Fanatopps

So that didn’t take long. This was always the most obvious logical move where rather than trying to start a trading card company from scratch Fanatics would buy Topps and acquire both a trading card manufacturer and the legacy of the brand that is synonymous with sports cards in this country. When the news officially broke officially yesterday there was a collective sigh of relief across the hobby as people realized that there was no longer a looming deadline followed by a big question mark about WTF was going to happen next.

It’s good news for the hobby. The collectors who appreciate the legacy being continued get to maintain that connection to the history of baseball. And the speculators who Fanatics looks to be courting get a certain guarantee of stability that things will continue on reliably.

My kids are happy. As should I be. Yet when I read about the announcement my initial gut reaction was one of disappointment.

That reaction caught me by surprise. I have a record of calling Topps the “card of record” and the idea of keeping losing that legacy—even though current Topps seems completely uninterested in embracing it—is what I hated most about the original Fanatics news. Sitting on it a bit, I realized that as much as I’m pessimistic about the direction Fanatics was going to go as long as it was run by a Sneakerhead, I had actually been looking forward to the upheaval.

I love the idea of Topps Flagship as a record of the nature of the game each season. Everything else though? I wouldn’t miss at all, especially the way Topps has been filing the unique edges off of every release and turning them into a mishmash of uninspired pack filler that gets tossed in the trash after the “hits” are pulled. So many of the current releases appear to just be churned out formulaically. No professional pride, just a desire to get stuff out because it’ll sell out no matter how bad or boring it is.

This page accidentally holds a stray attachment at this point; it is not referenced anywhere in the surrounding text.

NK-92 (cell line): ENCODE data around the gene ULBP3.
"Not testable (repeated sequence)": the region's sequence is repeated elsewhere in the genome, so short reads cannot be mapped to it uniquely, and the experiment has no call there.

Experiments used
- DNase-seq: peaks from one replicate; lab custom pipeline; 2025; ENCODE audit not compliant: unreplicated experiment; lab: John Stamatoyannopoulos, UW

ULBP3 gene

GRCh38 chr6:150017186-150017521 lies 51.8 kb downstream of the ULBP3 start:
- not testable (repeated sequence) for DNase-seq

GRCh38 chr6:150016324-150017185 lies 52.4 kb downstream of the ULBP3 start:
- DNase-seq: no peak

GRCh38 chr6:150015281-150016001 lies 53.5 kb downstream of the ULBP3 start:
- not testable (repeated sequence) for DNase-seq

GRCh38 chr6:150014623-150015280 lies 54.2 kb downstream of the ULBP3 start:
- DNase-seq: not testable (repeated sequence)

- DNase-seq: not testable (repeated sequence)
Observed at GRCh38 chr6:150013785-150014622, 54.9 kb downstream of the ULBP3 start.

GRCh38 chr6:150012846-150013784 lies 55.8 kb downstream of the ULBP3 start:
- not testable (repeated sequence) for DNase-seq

Not that I expect Fanatics to be any better here. Business after all is about making money efficiently not creating good products. But Fanatics has a different business model and distribution network. Creating products that support its existing infrastructure could’ve resulted in stuff that looked very different than what we’re used to. Which is really all I’m still hoping for in the next couple of years.

Fanatics is now making cards sooner than we all expected them too. They’re probably not going to rock the boat too much productwise to start whatwith lead times being close to a year. Distributionwise though I’m on alert and fully expecting some changes in that department—hopefully resulting in cards being more available again. And of course starting next year there should be some changes creeping in the product side.

Or at least I hope that there are changes. As reassuring as it sounds to say that nothing will change, we’re desperately in need of some change and fresh ideas.

Author: Nick Vossbrink

Blogging about Photography, Museums, Printing, and Baseball Cards from both Princeton New Jersey and the San Francisco Bay Area. On Twitter as @vossbrink, WordPress at njwv.wordpress.com, and the web at vossbrink.net

6 thoughts on “Fanatopps”

  1. Great write-up. I guess we all have to wait an see. I hope they bring better quality to their cards than they do for their $35 t-shirts that fall apart in a few months…

  2. I admittedly have low expectations for the whole Fanatics-Topps combo, but I definitely wouldn’t mind seeing everything other than Flagship scrapped. the current hobby needs a fresh start, and as much as I like old designs, there’s way too much reliance on the past with sets like Heritage, A&G, Archives, etc. flooding the market.

  3. I was very happy to hear this news… mainly for the flagship (and now that I think about it… Heritage) line to live on. As for the other stuff… I wouldn’t mind them putting some of the popular Topps products on some kind of cycle… and releasing them every five years or so.

    1. I’m tired of Heritage even though the idea of Fanatics doing Heritage releases for all three sports is kind of exciting. Could even breathe some fresh air into Archives if they turned it into a set which used that year’s Heritage designs from the other two sports. Along those lines, turning Ginter into a true multi-sport release could alleviate a lot of the staleness in that product too.

    1. Fanatics ownership has a chance for a fresh start and the hobby desperately needs it. Do I think that’ll happen? Of course not. Especially now. Which is why I’m a bit disappointed.

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